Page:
The environmental anamnesis focuses on risk factors associated with the home and leisure activities. Cosmetics and personal hygiene products may contain allergenic substances. Caring for young children, gardening, and maintenance of vehicles and machinery can entail wet work. Hobbies can involve the handling of glue, paint, plants and tropical hardwoods. In various sporting activities such as handball, weightlifting, golf and tennis, players may come into contact with rubber-based allergens or resins (e.g. in the grips on golf clubs/tennis rackets). Climatic conditions such as humidity, heat, cold and UV light can also be contributing factors.

Clinical examination and supplementary testing

The hands must be examined for signs of acute or chronic eczema. The patient may be tested using procedures such as epicutaneous testing, skin prick testing and/or blood IgE assays (Figure 3). In rare cases, a skin biopsy may be necessary to rule out other inflammatory skin diseases such as psoriasis. An asymmetric pruritic rash may raise clinical suspicion of dermatophytosis. Other common differential diagnoses include atopic eczema, scabies and palmoplantar pustulosis.

Figure 3 a) Skin prick testing. Photo: Regional Centre for Asthma, Allergy and Hypersensitivity, Oslo University Hospital. b) Epicutaneous testing. Photo: neeila/iStock

Epicutaneous testing (patch testing) is used to diagnose allergic contact eczema in cases of chronic or recurrent hand eczema. The testing is conducted by applying patches to the patient’s back bearing low concentrations of selected allergens. The patches must remain in place for 48 hours. The test material is selected based on the occupational and environmental anamnesis such that relevant contact allergens from both the home environment and the workplace are included. There are also test series available for various occupational exposures, such as a hairdressing series, an oil and cooling fluids series, a dental series, etc. Testing with the patient’s own materials is performed when indicated (2).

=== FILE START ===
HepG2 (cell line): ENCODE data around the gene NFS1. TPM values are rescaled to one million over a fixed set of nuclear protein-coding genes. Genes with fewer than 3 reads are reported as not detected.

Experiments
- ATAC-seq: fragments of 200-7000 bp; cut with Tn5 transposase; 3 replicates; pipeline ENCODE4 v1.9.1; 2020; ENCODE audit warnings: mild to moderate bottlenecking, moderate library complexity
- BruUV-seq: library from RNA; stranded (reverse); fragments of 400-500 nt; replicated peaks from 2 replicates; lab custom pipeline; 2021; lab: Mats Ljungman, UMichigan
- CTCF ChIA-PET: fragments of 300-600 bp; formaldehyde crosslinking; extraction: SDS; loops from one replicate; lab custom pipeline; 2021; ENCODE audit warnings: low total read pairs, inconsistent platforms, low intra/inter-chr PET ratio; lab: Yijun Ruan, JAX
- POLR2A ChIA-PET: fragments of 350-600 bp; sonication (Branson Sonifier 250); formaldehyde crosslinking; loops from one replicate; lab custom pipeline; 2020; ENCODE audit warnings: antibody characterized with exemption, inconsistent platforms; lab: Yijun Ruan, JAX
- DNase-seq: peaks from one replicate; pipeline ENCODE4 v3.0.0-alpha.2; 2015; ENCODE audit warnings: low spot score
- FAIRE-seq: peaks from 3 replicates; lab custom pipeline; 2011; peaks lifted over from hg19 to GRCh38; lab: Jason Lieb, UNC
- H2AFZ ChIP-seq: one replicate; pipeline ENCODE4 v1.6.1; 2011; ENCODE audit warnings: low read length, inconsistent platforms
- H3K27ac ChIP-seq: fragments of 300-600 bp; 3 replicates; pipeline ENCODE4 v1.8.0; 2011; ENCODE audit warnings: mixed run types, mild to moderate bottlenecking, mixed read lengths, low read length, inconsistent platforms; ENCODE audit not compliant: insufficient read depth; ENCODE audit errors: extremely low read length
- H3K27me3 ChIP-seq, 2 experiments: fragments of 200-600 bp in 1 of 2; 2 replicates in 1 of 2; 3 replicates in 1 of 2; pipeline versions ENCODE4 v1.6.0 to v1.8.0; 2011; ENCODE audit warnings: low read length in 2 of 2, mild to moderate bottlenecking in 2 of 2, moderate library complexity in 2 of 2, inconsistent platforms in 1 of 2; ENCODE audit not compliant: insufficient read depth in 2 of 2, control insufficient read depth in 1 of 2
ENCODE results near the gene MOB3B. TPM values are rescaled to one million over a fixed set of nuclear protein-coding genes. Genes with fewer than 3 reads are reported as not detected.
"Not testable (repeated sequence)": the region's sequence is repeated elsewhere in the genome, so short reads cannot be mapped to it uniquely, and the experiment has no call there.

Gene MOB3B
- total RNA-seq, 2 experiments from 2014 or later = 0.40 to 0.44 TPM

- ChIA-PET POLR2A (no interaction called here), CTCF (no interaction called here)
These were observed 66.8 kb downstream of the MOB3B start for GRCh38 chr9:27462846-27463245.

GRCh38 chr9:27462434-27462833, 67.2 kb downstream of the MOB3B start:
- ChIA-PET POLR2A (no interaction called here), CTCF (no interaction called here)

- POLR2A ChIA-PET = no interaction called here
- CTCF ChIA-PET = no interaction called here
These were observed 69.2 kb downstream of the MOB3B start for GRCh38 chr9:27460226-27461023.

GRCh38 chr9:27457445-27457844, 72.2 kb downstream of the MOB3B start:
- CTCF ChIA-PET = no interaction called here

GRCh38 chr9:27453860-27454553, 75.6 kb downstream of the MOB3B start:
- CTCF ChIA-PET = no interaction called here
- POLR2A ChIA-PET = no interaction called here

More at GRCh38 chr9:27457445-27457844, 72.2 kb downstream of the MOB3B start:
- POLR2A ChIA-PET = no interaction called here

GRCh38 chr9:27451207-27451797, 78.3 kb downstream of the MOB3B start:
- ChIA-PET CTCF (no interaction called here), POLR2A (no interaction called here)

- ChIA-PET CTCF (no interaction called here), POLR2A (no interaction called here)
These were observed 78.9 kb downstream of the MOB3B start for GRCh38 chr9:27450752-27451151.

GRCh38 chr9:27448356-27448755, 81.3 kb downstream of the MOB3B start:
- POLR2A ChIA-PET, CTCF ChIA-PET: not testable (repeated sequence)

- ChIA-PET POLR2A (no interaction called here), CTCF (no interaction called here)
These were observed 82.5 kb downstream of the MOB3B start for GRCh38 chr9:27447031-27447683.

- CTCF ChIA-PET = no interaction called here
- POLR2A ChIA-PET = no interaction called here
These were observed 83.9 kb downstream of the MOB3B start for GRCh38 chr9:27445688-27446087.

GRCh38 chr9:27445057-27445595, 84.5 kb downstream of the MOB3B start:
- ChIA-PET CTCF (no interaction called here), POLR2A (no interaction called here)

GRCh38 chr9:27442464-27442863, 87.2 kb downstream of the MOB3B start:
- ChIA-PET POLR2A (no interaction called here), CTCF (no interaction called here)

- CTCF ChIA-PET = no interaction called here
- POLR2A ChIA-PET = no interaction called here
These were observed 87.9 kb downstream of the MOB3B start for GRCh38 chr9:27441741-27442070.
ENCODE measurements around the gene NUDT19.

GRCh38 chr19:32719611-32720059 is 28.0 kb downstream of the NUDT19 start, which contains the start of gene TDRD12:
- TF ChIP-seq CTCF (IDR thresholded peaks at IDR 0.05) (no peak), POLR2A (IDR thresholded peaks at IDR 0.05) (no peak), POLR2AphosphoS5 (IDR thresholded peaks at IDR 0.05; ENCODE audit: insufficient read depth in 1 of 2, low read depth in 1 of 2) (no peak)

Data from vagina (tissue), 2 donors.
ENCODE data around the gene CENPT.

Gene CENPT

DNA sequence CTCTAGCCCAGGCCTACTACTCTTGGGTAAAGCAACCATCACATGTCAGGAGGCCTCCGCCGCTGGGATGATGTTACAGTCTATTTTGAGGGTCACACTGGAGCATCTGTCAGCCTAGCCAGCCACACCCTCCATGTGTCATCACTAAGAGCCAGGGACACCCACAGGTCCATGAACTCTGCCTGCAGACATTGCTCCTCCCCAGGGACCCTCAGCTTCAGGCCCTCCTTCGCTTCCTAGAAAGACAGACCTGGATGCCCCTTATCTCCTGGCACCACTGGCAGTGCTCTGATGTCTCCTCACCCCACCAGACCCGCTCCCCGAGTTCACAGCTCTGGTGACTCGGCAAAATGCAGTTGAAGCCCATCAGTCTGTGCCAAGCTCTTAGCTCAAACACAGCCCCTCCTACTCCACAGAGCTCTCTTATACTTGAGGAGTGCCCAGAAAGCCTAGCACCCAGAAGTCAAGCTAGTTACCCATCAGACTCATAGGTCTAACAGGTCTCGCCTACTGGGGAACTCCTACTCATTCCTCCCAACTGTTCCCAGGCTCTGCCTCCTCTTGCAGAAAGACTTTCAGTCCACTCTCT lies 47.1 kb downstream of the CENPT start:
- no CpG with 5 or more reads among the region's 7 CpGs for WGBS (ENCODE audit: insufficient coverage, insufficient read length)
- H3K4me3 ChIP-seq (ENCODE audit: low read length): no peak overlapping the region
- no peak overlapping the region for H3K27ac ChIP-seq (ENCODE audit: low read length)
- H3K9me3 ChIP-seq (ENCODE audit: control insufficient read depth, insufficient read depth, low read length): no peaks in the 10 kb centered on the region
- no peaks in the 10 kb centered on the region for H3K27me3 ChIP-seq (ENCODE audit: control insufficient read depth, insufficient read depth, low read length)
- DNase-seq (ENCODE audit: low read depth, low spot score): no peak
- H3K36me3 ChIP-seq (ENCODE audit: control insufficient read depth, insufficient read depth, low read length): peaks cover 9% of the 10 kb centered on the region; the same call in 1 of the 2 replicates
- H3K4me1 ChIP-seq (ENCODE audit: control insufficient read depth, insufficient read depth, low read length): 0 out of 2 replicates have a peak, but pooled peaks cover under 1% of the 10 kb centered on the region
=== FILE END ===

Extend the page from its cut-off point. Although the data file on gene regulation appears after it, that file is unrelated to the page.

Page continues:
Skin prick testing and specific IgE assays are used in cases of suspected protein contact dermatitis. Skin prick testing can be performed using standardised extracts or via the prick-by-prick test method with fresh materials, such as fish, fruit or vegetables.

When the triggering agent cannot be determined, it may (exceptionally) be necessary for the patient to go on sick leave as a test to clarify whether the eczema is work-related.

Treatment

The most important aspect of treatment is early intervention to identify and remove relevant irritants/allergens. We recommend following the guidelines available for the treatment of chronic hand eczema (13).

Prevention

The main objective of primary prevention is to ensure that the skin remains healthy in the work environment. Work-related hand eczema is best prevented by reducing exposure to skin irritants and allergenic substances, for example by replacing products that cause irritation. Information on risk factors and skin care can help with prevention in at-risk groups (2).

Proper use of gloves helps protect the hands when it is not possible to remove or replace harmful substances. The type of gloves that are appropriate will vary, and the company occupational health service can assist in finding the correct type. It is important to be aware that glove use may in itself cause hand eczema, either as a result of sensitisation to the glove material (e.g. thiurams, carbamates, latex) or because of the moist environment that the glove creates, so-called occlusion dermatitis. Using cotton gloves or bamboo gloves under tightfitting gloves can keep the hands dry (14).